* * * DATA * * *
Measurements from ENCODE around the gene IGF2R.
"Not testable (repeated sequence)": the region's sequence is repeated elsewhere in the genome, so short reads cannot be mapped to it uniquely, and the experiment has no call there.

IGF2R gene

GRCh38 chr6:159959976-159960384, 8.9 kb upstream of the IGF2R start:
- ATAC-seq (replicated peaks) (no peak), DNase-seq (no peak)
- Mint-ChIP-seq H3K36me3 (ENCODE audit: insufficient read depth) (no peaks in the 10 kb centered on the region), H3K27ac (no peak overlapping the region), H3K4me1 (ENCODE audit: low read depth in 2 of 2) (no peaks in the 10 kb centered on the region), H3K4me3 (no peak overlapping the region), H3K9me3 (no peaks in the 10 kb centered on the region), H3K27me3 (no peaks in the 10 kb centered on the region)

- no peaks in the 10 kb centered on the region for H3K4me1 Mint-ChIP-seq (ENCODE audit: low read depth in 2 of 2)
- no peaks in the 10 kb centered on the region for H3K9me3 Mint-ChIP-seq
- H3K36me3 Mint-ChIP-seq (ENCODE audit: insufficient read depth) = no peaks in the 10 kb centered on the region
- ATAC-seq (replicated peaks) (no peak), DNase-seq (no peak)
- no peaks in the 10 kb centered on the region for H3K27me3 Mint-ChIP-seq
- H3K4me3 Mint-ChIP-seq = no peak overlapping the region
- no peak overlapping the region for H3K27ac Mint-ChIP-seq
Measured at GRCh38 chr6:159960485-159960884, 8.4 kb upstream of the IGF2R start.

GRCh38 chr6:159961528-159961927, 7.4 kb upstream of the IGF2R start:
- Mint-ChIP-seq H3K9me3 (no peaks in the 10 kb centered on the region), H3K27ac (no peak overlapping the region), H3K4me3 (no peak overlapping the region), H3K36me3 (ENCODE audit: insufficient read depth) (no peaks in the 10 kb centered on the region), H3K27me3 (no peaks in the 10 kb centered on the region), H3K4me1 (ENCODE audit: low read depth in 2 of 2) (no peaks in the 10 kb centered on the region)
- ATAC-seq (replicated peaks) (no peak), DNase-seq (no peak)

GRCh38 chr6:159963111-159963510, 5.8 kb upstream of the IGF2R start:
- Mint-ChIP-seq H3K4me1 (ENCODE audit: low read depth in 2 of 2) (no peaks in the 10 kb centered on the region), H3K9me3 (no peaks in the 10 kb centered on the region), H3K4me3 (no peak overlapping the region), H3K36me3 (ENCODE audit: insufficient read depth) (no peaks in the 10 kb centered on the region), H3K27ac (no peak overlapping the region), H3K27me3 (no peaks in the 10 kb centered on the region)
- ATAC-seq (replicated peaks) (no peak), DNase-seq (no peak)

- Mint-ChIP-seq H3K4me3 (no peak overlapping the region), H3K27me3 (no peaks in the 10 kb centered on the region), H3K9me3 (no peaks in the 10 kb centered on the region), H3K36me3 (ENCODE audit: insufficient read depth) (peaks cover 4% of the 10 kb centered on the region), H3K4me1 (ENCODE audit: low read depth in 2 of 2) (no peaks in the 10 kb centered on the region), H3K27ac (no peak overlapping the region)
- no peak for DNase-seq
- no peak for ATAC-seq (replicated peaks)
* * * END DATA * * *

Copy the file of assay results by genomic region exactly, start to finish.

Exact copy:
Measurements from ENCODE around the gene IGF2R.
"Not testable (repeated sequence)": the region's sequence is repeated elsewhere in the genome, so short reads cannot be mapped to it uniquely, and the experiment has no call there.

IGF2R gene

GRCh38 chr6:159959976-159960384, 8.9 kb upstream of the IGF2R start:
- ATAC-seq (replicated peaks) (no peak), DNase-seq (no peak)
- Mint-ChIP-seq H3K36me3 (ENCODE audit: insufficient read depth) (no peaks in the 10 kb centered on the region), H3K27ac (no peak overlapping the region), H3K4me1 (ENCODE audit: low read depth in 2 of 2) (no peaks in the 10 kb centered on the region), H3K4me3 (no peak overlapping the region), H3K9me3 (no peaks in the 10 kb centered on the region), H3K27me3 (no peaks in the 10 kb centered on the region)

- no peaks in the 10 kb centered on the region for H3K4me1 Mint-ChIP-seq (ENCODE audit: low read depth in 2 of 2)
- no peaks in the 10 kb centered on the region for H3K9me3 Mint-ChIP-seq
- H3K36me3 Mint-ChIP-seq (ENCODE audit: insufficient read depth) = no peaks in the 10 kb centered on the region
- ATAC-seq (replicated peaks) (no peak), DNase-seq (no peak)
- no peaks in the 10 kb centered on the region for H3K27me3 Mint-ChIP-seq
- H3K4me3 Mint-ChIP-seq = no peak overlapping the region
- no peak overlapping the region for H3K27ac Mint-ChIP-seq
Measured at GRCh38 chr6:159960485-159960884, 8.4 kb upstream of the IGF2R start.

GRCh38 chr6:159961528-159961927, 7.4 kb upstream of the IGF2R start:
- Mint-ChIP-seq H3K9me3 (no peaks in the 10 kb centered on the region), H3K27ac (no peak overlapping the region), H3K4me3 (no peak overlapping the region), H3K36me3 (ENCODE audit: insufficient read depth) (no peaks in the 10 kb centered on the region), H3K27me3 (no peaks in the 10 kb centered on the region), H3K4me1 (ENCODE audit: low read depth in 2 of 2) (no peaks in the 10 kb centered on the region)
- ATAC-seq (replicated peaks) (no peak), DNase-seq (no peak)

GRCh38 chr6:159963111-159963510, 5.8 kb upstream of the IGF2R start:
- Mint-ChIP-seq H3K4me1 (ENCODE audit: low read depth in 2 of 2) (no peaks in the 10 kb centered on the region), H3K9me3 (no peaks in the 10 kb centered on the region), H3K4me3 (no peak overlapping the region), H3K36me3 (ENCODE audit: insufficient read depth) (no peaks in the 10 kb centered on the region), H3K27ac (no peak overlapping the region), H3K27me3 (no peaks in the 10 kb centered on the region)
- ATAC-seq (replicated peaks) (no peak), DNase-seq (no peak)

- Mint-ChIP-seq H3K4me3 (no peak overlapping the region), H3K27me3 (no peaks in the 10 kb centered on the region), H3K9me3 (no peaks in the 10 kb centered on the region), H3K36me3 (ENCODE audit: insufficient read depth) (peaks cover 4% of the 10 kb centered on the region), H3K4me1 (ENCODE audit: low read depth in 2 of 2) (no peaks in the 10 kb centered on the region), H3K27ac (no peak overlapping the region)
- no peak for DNase-seq
- no peak for ATAC-seq (replicated peaks)